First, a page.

I was, effectively, washed up at 10! Never to be the same!
Barry Stitz was playing in that game at the Joseph Lee Fields almost 30 years ago. Barry Stitz was also playing on the night of the Blast anthem fiasco.
Coincidence? I think not!
And to think I named MY ONLY SON, Barry!
I did have one other very positive athletic pursuit as a child, besides duckpin bowling (I was an excellent Saturday morning keggler in the Highlandtowners league at Eastpoint Fair Lanes from 1973 through 1981). Even though my team never won a championship — I can’t really count the batboy championship days of Colgate — I do have one really cool plaque that I earned.
In 1977, my Pop found out very last minute (I think he read about it in the paper) about the Thom McAnn “Pitch, Hit and Run” competition in Patterson Park in Highlandtown. It was on a Saturday afternoon, and for whatever reason, we got on the bus and I was wearing street shoes. Not soft bottom hushpuppies or something reasonably athletic. I was in actual black “dress” shoes with polish and stuff, the kind you’d wear to church.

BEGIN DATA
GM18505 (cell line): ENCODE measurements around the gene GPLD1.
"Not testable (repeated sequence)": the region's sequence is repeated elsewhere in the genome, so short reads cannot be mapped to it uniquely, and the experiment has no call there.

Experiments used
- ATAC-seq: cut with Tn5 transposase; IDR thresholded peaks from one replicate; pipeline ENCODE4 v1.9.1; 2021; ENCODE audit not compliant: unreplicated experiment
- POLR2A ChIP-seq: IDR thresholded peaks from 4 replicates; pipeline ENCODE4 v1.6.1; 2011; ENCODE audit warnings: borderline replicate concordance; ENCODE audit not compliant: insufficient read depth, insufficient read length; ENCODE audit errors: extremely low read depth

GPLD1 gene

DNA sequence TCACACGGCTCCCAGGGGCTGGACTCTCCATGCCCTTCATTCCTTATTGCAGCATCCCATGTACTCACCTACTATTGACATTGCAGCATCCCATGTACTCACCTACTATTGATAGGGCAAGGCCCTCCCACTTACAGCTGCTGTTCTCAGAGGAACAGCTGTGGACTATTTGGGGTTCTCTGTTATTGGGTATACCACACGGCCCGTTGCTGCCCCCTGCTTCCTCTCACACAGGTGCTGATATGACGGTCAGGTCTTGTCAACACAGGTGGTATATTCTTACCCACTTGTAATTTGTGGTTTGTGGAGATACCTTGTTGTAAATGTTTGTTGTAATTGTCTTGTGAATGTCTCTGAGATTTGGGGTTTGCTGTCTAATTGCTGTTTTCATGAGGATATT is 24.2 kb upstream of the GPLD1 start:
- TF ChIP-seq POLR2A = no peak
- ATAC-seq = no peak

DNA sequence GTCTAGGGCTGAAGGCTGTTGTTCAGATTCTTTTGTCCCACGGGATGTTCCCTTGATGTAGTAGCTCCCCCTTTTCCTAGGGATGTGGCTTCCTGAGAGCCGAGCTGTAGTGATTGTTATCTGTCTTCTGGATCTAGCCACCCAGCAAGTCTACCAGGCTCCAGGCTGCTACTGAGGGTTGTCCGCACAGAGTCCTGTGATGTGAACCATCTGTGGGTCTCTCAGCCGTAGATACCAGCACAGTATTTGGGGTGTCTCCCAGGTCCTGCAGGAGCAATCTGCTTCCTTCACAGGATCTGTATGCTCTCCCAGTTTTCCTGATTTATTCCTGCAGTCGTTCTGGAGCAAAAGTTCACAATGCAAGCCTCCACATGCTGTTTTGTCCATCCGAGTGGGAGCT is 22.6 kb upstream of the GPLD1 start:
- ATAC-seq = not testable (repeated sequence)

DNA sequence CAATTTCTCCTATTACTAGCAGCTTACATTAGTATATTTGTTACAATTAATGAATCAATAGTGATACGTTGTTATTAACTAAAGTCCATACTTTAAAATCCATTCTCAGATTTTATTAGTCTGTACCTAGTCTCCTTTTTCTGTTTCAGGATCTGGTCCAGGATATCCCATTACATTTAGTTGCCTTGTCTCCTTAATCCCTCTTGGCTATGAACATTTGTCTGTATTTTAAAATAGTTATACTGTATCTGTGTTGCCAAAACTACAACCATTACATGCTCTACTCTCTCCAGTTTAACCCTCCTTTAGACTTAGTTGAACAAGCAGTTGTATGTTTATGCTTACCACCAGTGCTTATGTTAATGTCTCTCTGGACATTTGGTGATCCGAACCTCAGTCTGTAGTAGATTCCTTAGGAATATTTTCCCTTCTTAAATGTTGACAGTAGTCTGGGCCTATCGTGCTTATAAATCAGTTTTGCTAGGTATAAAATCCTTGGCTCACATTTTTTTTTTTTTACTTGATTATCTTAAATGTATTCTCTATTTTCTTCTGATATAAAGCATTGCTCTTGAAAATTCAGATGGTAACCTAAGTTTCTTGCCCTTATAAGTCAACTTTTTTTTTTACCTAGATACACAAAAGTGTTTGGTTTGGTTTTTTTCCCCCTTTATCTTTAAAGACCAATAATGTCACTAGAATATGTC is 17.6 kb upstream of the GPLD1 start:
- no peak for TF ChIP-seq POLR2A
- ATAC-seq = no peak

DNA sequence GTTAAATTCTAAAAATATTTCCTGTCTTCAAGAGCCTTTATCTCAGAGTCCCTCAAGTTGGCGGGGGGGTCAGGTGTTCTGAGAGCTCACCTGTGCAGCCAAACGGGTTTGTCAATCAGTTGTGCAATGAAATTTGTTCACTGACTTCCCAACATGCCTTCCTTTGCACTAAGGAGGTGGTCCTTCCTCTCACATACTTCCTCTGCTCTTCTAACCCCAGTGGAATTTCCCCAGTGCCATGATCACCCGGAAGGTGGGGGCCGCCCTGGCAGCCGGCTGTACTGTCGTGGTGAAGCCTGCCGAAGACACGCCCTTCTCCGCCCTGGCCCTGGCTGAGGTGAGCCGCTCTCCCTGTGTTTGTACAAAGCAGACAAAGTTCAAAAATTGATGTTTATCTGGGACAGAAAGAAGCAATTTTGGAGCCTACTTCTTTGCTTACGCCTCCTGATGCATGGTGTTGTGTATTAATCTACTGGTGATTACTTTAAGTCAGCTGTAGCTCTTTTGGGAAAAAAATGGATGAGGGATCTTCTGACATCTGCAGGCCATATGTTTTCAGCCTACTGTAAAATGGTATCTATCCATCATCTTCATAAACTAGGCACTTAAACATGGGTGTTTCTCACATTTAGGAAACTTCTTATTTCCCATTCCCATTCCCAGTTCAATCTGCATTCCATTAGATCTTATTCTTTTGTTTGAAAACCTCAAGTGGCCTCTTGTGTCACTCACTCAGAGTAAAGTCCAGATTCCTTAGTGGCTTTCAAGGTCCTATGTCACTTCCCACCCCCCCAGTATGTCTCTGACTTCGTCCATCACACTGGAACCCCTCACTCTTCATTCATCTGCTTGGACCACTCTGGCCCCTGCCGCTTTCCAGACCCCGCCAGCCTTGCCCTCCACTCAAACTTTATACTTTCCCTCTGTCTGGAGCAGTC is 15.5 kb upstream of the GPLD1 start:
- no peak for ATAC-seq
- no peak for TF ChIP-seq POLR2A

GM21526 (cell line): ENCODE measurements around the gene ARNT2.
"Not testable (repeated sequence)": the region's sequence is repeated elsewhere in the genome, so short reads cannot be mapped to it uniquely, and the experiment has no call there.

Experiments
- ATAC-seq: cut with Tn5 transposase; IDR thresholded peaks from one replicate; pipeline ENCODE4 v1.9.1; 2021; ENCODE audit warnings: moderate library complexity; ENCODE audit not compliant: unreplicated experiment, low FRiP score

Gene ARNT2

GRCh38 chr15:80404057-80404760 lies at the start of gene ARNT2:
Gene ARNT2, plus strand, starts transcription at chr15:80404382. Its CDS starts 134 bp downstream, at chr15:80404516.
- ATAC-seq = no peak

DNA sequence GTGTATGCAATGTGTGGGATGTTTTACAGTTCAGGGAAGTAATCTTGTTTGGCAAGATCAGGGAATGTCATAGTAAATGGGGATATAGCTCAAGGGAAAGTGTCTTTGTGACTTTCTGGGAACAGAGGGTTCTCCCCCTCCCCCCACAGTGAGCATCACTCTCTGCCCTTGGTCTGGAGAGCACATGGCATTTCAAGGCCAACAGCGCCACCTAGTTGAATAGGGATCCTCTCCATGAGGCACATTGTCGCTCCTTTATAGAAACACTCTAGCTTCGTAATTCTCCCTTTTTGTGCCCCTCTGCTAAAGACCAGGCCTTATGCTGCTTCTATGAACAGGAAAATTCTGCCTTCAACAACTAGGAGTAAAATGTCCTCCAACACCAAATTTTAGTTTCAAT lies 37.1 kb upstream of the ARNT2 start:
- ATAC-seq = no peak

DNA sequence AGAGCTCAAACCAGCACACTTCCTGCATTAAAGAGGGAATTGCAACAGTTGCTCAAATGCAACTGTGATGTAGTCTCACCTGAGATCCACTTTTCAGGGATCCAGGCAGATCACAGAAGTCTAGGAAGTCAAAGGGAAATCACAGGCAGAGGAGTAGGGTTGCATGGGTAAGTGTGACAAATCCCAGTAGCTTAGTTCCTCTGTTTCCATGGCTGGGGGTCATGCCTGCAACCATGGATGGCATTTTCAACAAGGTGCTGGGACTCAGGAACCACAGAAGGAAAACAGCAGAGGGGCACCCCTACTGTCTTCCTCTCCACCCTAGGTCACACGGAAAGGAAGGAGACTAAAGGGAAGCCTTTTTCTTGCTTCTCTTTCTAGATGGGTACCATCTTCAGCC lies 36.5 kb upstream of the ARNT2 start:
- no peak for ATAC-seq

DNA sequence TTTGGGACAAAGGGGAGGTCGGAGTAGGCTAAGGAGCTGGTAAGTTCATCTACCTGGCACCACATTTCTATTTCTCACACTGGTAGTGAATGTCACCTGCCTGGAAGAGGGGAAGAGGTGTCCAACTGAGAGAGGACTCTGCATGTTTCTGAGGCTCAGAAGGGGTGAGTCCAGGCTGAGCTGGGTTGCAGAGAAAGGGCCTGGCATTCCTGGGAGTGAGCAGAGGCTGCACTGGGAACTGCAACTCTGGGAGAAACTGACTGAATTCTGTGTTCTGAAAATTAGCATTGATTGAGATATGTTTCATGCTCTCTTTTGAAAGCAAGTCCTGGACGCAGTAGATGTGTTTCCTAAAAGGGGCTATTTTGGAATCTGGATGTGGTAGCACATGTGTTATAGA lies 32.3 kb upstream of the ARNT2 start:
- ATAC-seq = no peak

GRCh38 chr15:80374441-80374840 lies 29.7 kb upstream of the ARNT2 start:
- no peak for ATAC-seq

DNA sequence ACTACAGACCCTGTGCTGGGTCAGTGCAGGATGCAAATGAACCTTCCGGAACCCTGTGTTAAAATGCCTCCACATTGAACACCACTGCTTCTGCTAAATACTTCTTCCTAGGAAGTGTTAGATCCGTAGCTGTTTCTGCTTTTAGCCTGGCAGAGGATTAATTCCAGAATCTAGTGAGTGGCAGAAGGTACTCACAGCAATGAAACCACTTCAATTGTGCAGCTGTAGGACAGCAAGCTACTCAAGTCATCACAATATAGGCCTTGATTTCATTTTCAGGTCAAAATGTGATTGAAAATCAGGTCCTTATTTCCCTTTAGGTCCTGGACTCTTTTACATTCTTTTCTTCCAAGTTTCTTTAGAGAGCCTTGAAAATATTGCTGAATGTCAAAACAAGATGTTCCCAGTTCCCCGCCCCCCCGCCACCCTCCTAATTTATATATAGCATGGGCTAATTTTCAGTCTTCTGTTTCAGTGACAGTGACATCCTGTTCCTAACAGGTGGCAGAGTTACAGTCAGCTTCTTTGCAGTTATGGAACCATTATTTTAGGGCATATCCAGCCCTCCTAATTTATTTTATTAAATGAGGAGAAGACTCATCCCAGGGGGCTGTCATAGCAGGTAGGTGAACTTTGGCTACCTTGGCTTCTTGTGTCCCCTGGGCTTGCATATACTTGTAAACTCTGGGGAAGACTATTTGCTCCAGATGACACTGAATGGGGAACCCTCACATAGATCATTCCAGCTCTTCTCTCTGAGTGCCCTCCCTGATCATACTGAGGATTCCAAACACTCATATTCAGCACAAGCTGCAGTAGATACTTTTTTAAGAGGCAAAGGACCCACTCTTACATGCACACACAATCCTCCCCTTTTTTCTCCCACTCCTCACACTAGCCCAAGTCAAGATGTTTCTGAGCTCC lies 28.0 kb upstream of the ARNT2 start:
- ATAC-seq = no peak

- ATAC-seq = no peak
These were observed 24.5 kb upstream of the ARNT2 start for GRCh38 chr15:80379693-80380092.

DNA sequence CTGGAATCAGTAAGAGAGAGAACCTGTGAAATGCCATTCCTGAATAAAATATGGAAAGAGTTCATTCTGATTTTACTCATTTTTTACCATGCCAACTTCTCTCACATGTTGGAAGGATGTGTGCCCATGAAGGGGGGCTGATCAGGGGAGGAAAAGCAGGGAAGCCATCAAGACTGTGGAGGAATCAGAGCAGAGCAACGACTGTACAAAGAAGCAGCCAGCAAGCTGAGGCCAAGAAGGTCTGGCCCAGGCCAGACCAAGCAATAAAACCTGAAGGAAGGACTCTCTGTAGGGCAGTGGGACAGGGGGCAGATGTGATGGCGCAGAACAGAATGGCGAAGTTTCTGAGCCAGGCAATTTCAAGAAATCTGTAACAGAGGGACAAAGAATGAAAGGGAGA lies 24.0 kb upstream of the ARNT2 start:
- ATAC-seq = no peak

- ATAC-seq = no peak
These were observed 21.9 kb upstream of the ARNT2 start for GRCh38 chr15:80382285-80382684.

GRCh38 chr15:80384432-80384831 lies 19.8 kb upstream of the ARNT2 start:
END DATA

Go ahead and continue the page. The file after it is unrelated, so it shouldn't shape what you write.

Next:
The kind you’ve probably BUY at Thom McAnn!
We got there late, registered and I won the competition going away. You had to throw the ball fast and accurately. You had to run the bases quickly. And then you hit the ball as far as you could. For whatever reason — and I think I was in with a crummy lot to be honest — I was the champion and took home the plaque. I was a decent ballplayer, usually the kid who batted second or third or, most times, fifth, but I was never the star of my team.
I always used to see the national finalists from this competition on television from Myrtle Beach at the All Star Game (wearing their home team jersey and that was when kids didn’t just HAVE home team jerseys available to them…it’s not like you could just buy one at the mall like today). So, for winning I’d have a chance to compete at Memorial Stadium for the right to represent the Orioles in some regional contest in some exotic place — like Philadelphia or something!
We got on the bus like we always did (but it wasn’t a game day so it was a little weird and empty, unlike those many raucous evenings with O’s and Colts fans) and we were en route to 33rd Street when the bus failed right at the corner of Erdman Avenue and Edison Highway — right where the Bel Air-Edison sign sits below Catholic High School. We were stuck at the gas station and had to walk the rest of the way to Memorial Stadium.